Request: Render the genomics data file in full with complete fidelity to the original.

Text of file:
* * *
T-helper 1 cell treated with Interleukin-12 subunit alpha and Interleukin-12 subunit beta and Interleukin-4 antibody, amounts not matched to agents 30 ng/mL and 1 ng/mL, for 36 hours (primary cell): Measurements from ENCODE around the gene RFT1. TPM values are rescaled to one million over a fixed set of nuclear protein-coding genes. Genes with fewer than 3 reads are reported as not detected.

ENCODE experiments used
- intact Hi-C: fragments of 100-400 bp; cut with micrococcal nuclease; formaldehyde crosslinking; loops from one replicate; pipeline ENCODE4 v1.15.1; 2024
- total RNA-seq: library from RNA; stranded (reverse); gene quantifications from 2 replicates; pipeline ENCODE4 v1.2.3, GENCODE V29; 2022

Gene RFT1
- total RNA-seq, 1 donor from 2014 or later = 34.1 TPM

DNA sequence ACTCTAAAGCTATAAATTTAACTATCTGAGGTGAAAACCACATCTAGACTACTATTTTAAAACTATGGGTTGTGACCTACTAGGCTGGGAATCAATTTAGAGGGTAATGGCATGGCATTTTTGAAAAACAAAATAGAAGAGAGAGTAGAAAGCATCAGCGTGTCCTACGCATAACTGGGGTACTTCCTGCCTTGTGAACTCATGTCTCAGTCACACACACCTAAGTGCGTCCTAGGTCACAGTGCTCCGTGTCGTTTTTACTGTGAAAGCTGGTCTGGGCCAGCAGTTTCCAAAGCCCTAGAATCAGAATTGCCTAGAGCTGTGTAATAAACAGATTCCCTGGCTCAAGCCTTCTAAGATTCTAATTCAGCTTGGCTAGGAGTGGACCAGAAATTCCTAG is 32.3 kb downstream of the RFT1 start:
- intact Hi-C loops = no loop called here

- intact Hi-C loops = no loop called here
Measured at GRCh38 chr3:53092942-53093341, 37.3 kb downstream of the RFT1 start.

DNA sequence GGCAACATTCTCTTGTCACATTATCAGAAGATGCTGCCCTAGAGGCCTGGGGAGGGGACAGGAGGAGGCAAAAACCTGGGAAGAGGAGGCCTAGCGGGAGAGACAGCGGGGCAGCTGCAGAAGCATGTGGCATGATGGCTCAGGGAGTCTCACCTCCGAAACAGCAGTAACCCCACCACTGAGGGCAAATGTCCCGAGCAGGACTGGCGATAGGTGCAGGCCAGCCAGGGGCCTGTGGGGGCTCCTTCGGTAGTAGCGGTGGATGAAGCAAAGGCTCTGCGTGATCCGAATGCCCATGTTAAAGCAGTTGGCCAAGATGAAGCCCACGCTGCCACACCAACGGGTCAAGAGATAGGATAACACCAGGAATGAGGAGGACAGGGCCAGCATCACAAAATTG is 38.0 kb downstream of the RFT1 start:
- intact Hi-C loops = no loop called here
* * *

T-helper 1 cell treated with Interleukin-12 subunit alpha and Interleukin-12 subunit beta and Interleukin-4 antibody, amounts not matched to agents 30 ng/mL and 1 ng/mL, for 36 hours (primary cell): Measurements from ENCODE around the gene RFT1. TPM values are rescaled to one million over a fixed set of nuclear protein-coding genes. Genes with fewer than 3 reads are reported as not detected.

ENCODE experiments used
- intact Hi-C: fragments of 100-400 bp; cut with micrococcal nuclease; formaldehyde crosslinking; loops from one replicate; pipeline ENCODE4 v1.15.1; 2024
- total RNA-seq: library from RNA; stranded (reverse); gene quantifications from 2 replicates; pipeline ENCODE4 v1.2.3, GENCODE V29; 2022

Gene RFT1
- total RNA-seq, 1 donor from 2014 or later = 34.1 TPM

DNA sequence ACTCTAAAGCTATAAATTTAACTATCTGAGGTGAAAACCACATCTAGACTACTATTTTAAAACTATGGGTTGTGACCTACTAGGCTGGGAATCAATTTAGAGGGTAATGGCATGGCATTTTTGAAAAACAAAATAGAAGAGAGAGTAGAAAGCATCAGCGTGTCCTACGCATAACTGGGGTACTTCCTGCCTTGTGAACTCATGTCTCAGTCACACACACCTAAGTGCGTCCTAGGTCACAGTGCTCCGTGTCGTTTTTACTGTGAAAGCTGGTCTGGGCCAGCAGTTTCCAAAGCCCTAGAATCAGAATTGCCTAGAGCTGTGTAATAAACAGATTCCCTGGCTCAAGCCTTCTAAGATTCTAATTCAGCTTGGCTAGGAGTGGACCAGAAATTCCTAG is 32.3 kb downstream of the RFT1 start:
- intact Hi-C loops = no loop called here

- intact Hi-C loops = no loop called here
Measured at GRCh38 chr3:53092942-53093341, 37.3 kb downstream of the RFT1 start.

DNA sequence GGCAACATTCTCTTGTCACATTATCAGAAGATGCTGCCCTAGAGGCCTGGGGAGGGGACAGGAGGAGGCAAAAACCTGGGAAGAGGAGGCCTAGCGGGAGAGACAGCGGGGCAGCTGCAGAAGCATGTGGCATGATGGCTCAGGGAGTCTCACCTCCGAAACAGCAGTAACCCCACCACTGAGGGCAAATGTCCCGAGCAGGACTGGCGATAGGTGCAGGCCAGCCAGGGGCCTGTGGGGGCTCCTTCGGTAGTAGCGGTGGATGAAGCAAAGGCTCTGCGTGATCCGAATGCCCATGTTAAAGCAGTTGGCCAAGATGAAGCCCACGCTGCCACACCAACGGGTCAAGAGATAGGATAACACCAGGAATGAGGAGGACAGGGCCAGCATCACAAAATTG is 38.0 kb downstream of the RFT1 start:
- intact Hi-C loops = no loop called here